UN trains new school psychologists to help Ukraine’s youth deal with the war
Around 15,000 newly-trained school psychologists will help young people in Ukraine to deal with the mental scars of the impact of the war with Russia.
UNESCO, the United Nations agency which promotes world peace and security through education & culture, and the Ukraine Ministry of Education & Science have joined forces for this important training scheme.
It comes after a study found that around three-quarters of Ukrainian schoolchildren have experienced stress and a quarter of teenagers have been diagnosed with post-traumatic stress disorder as a result of Russia’s invasion at the start of 2022.
There is now an ‘urgent need’, say both agencies, to strengthen psychosocial support to help the young people, along with teachers, recover from the trauma and emotional distress brought on by the war.
Many thousands of children and teenagers continue to live in towns and cities across the country that, in many cases, have been left with heavily damaged infrastructures and facilities.
UNESCO says it is ‘determined’ to support Ukraine in promoting mental health and psychosocial support within the education sector, and hopes that the initiative will ‘amplify the resilience of learners and educators and contribute to reduce the stigma around mental health’.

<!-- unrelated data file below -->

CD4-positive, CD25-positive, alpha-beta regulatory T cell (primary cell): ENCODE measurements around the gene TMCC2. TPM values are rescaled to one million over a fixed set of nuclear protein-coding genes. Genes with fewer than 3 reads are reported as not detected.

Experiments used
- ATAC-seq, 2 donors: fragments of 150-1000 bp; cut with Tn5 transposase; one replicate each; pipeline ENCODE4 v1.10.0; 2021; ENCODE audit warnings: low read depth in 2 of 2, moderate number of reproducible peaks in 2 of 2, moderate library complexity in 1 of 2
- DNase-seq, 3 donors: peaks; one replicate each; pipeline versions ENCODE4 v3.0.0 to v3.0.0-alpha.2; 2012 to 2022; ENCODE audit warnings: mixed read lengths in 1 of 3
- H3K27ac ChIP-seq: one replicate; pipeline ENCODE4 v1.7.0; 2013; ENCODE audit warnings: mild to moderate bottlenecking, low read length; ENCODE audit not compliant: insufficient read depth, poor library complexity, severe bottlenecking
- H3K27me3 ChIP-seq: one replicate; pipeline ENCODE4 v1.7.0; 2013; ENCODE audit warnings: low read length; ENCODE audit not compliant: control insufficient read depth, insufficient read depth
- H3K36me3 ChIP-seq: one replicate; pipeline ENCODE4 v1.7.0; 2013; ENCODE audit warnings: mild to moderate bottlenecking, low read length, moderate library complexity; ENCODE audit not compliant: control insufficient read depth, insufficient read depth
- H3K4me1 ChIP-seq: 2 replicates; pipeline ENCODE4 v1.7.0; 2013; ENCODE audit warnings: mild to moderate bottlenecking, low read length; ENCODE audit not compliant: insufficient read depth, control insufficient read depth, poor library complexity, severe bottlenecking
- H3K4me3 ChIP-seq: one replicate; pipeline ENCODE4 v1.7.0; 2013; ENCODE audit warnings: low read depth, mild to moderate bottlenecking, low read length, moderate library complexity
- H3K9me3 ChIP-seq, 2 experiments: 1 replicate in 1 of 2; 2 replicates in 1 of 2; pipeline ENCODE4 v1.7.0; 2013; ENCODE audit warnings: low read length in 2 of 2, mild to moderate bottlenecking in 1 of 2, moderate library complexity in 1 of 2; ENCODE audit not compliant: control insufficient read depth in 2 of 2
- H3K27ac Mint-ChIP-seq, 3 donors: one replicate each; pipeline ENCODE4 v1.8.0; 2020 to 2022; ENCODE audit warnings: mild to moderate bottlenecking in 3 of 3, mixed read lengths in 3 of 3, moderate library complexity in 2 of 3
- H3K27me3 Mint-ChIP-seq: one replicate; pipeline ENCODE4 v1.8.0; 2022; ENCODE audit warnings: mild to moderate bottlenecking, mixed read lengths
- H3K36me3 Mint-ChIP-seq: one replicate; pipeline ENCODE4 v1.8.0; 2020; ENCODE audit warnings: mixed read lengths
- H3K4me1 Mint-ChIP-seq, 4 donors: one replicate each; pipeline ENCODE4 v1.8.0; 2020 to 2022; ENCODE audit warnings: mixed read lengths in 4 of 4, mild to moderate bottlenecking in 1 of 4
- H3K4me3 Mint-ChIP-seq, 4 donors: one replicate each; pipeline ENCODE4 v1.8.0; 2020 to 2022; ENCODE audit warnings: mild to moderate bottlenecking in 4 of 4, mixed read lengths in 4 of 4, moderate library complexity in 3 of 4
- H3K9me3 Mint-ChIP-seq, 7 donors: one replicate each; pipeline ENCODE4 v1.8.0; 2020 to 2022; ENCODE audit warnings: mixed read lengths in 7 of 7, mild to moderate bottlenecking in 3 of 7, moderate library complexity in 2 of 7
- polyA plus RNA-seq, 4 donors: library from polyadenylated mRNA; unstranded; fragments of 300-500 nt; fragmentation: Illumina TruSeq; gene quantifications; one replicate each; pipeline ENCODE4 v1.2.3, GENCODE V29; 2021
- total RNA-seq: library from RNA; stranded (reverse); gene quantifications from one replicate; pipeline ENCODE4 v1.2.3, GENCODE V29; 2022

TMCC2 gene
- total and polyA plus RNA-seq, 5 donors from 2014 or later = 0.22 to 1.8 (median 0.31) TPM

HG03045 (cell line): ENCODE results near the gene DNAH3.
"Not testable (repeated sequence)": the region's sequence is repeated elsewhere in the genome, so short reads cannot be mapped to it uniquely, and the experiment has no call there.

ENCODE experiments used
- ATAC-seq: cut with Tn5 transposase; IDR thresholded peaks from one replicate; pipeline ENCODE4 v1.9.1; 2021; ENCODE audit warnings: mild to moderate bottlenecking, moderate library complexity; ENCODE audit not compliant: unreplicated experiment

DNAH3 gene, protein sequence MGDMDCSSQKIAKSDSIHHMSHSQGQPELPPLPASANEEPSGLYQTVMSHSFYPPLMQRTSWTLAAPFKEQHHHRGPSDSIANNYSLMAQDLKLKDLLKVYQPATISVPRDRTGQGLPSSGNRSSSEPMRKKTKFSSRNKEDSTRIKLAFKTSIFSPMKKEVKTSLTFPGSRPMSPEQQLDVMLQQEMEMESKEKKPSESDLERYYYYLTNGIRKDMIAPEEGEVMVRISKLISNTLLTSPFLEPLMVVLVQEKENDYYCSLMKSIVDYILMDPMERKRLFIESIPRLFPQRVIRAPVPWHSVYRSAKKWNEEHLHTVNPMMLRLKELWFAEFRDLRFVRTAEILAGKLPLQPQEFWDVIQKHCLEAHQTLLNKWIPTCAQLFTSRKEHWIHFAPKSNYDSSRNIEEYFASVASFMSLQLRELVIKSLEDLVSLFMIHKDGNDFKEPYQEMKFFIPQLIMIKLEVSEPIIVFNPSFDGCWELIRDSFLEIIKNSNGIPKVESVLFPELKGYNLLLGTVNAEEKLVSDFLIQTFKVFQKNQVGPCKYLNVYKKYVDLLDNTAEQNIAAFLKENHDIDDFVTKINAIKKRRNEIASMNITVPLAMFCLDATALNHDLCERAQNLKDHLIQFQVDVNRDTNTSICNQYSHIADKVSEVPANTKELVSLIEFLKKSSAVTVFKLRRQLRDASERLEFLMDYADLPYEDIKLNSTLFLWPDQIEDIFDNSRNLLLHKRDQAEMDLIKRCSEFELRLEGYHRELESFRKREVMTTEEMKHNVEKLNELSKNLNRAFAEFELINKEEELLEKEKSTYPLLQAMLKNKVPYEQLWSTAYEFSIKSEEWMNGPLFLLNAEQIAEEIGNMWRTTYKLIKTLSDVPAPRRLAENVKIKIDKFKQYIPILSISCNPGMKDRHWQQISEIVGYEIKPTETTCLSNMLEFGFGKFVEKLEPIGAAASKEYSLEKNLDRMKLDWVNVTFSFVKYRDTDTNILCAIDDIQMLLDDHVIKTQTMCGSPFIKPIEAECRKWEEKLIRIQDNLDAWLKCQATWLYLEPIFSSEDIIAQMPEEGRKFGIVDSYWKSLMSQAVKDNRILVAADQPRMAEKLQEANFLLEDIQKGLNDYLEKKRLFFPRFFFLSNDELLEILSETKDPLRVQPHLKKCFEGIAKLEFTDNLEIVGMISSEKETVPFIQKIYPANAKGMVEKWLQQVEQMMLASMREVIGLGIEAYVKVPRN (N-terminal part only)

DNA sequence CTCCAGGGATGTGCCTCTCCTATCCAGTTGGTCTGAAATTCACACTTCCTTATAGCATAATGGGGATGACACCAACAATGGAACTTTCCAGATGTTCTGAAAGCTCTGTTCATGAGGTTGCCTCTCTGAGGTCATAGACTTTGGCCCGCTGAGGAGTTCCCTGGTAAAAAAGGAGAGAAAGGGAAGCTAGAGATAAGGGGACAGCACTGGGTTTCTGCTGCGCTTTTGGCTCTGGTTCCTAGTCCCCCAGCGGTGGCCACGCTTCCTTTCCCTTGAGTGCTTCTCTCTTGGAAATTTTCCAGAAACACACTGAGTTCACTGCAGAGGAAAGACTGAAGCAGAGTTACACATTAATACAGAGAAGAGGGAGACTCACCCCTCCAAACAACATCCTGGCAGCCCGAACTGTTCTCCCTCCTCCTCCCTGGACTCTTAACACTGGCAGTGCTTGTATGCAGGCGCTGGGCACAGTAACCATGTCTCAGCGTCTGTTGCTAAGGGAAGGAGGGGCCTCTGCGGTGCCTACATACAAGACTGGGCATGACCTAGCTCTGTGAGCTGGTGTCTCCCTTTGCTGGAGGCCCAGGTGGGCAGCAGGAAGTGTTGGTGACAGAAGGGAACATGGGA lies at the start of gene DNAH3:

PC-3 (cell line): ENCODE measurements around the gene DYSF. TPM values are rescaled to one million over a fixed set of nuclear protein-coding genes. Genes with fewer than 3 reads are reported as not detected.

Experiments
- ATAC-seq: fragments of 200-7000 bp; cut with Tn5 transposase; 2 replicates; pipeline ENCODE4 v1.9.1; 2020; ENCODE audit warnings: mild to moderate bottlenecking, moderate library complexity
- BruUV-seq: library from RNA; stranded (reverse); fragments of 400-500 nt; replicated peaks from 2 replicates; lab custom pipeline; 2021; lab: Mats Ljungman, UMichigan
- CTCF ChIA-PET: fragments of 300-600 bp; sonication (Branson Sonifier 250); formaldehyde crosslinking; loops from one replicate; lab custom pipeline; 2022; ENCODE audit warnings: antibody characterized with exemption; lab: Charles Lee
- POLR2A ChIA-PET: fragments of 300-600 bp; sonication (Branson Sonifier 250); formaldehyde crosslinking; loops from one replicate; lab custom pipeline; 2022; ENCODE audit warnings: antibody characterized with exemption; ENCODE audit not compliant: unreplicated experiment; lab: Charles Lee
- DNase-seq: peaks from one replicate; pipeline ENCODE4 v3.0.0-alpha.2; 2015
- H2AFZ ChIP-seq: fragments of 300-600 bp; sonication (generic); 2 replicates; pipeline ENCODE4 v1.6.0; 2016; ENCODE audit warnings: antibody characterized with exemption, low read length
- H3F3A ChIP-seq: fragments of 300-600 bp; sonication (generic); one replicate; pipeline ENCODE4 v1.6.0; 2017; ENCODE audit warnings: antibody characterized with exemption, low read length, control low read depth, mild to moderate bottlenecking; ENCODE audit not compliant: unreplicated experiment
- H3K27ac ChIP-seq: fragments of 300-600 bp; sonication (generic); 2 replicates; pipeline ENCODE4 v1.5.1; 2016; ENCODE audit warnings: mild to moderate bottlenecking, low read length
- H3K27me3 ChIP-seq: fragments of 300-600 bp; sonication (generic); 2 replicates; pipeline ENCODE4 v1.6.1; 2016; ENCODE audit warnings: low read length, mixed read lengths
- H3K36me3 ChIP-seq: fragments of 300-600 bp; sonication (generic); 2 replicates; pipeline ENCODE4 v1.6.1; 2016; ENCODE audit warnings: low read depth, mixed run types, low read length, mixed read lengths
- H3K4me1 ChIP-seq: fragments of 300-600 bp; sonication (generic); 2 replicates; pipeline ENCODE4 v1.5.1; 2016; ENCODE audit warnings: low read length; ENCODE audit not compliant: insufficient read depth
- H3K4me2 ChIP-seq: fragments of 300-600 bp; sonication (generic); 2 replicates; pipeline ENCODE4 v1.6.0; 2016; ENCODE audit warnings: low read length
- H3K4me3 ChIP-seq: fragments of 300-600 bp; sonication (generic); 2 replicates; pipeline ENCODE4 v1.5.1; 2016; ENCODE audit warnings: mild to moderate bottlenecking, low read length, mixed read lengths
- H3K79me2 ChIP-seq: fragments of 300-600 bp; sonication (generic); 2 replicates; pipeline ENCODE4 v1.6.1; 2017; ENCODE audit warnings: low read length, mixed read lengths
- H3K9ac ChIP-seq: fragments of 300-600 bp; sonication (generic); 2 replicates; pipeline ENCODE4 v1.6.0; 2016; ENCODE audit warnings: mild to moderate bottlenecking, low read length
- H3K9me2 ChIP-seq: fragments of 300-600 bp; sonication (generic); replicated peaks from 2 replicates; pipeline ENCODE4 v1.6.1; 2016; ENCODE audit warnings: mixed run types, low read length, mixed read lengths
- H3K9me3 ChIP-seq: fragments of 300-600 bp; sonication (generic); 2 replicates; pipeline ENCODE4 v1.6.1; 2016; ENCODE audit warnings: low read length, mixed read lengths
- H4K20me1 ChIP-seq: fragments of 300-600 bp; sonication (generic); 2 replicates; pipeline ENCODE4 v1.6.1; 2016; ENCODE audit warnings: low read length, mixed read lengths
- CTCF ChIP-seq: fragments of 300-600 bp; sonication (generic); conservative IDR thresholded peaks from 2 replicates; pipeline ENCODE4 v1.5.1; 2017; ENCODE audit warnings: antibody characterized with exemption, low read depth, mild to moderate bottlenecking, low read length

Fostering resilience amidst war
Stefania Giannini, UNESCO Assistant Director-General for Education, says: “In recent months, UNESCO and its partners certified 117 psychologists from 24 regions of Ukraine. They will now train 15,000 school psychologists to equip them with the knowledge and competencies necessary to provide mental health and psychosocial support in the context of war.”
Oksen Lisovy, Ukraine’s Minister of Education and Science, says: “We work to respond to today’s challenges so that students can overcome obstacles, achieve academic success and become healthy and responsible citizens.”
The training scheme also ties in with UNESCO’s programme to strengthen the resilience of the education system in Ukraine, supported by its Global Partnership for Education. Funding for the scheme has also come from Japan.